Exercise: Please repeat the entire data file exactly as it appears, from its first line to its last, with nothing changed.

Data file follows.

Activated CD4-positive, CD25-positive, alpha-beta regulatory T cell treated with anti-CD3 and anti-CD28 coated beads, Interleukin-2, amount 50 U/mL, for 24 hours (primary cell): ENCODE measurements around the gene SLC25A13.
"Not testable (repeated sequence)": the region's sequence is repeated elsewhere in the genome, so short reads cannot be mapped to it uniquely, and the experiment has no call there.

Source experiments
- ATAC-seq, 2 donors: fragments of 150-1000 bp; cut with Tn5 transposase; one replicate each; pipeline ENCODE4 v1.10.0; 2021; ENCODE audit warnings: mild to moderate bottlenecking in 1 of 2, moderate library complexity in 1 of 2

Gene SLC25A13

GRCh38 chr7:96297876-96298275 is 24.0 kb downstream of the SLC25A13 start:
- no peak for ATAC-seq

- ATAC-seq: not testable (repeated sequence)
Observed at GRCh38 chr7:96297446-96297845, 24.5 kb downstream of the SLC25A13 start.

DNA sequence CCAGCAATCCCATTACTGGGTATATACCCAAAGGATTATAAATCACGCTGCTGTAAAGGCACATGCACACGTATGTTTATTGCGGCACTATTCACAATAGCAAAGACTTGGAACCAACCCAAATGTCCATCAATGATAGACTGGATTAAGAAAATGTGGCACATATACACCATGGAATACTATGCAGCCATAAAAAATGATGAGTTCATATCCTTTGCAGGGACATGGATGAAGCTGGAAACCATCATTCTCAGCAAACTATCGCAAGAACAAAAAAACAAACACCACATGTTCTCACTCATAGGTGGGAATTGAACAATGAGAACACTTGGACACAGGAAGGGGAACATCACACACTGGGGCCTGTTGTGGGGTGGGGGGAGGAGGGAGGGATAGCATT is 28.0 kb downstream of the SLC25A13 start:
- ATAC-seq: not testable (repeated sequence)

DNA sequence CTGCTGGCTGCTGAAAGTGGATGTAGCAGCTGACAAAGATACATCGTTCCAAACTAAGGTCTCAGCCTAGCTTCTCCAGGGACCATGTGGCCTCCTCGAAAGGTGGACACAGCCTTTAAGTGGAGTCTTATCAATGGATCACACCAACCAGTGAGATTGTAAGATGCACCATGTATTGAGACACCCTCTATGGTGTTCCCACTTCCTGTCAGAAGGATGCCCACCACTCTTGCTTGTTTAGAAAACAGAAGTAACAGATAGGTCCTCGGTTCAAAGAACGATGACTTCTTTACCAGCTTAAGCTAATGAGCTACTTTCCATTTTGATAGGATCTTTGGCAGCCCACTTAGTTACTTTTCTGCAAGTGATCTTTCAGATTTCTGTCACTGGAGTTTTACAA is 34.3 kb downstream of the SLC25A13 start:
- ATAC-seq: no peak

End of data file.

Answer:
Activated CD4-positive, CD25-positive, alpha-beta regulatory T cell treated with anti-CD3 and anti-CD28 coated beads, Interleukin-2, amount 50 U/mL, for 24 hours (primary cell): ENCODE measurements around the gene SLC25A13.
"Not testable (repeated sequence)": the region's sequence is repeated elsewhere in the genome, so short reads cannot be mapped to it uniquely, and the experiment has no call there.

Source experiments
- ATAC-seq, 2 donors: fragments of 150-1000 bp; cut with Tn5 transposase; one replicate each; pipeline ENCODE4 v1.10.0; 2021; ENCODE audit warnings: mild to moderate bottlenecking in 1 of 2, moderate library complexity in 1 of 2

Gene SLC25A13

GRCh38 chr7:96297876-96298275 is 24.0 kb downstream of the SLC25A13 start:
- no peak for ATAC-seq

- ATAC-seq: not testable (repeated sequence)
Observed at GRCh38 chr7:96297446-96297845, 24.5 kb downstream of the SLC25A13 start.

DNA sequence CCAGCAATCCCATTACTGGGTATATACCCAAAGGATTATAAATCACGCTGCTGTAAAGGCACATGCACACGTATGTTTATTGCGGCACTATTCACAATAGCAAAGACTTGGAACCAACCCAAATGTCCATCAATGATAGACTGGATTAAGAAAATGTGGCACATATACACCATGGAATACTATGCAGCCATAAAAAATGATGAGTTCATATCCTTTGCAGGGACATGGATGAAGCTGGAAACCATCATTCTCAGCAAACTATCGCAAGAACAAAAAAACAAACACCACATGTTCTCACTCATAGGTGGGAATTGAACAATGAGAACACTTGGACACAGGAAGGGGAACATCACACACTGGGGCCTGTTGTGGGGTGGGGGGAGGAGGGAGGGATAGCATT is 28.0 kb downstream of the SLC25A13 start:
- ATAC-seq: not testable (repeated sequence)

DNA sequence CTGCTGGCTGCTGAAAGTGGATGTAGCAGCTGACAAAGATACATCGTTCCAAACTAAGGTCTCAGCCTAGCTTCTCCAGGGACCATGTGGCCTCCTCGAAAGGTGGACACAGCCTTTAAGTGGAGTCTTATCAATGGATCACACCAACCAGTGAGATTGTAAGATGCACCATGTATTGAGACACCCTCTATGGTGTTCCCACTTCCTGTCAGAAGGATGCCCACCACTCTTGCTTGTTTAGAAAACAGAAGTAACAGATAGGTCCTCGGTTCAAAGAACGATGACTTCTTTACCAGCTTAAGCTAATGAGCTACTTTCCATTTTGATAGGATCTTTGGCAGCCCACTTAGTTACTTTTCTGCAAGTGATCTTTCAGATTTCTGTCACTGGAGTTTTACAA is 34.3 kb downstream of the SLC25A13 start:
- ATAC-seq: no peak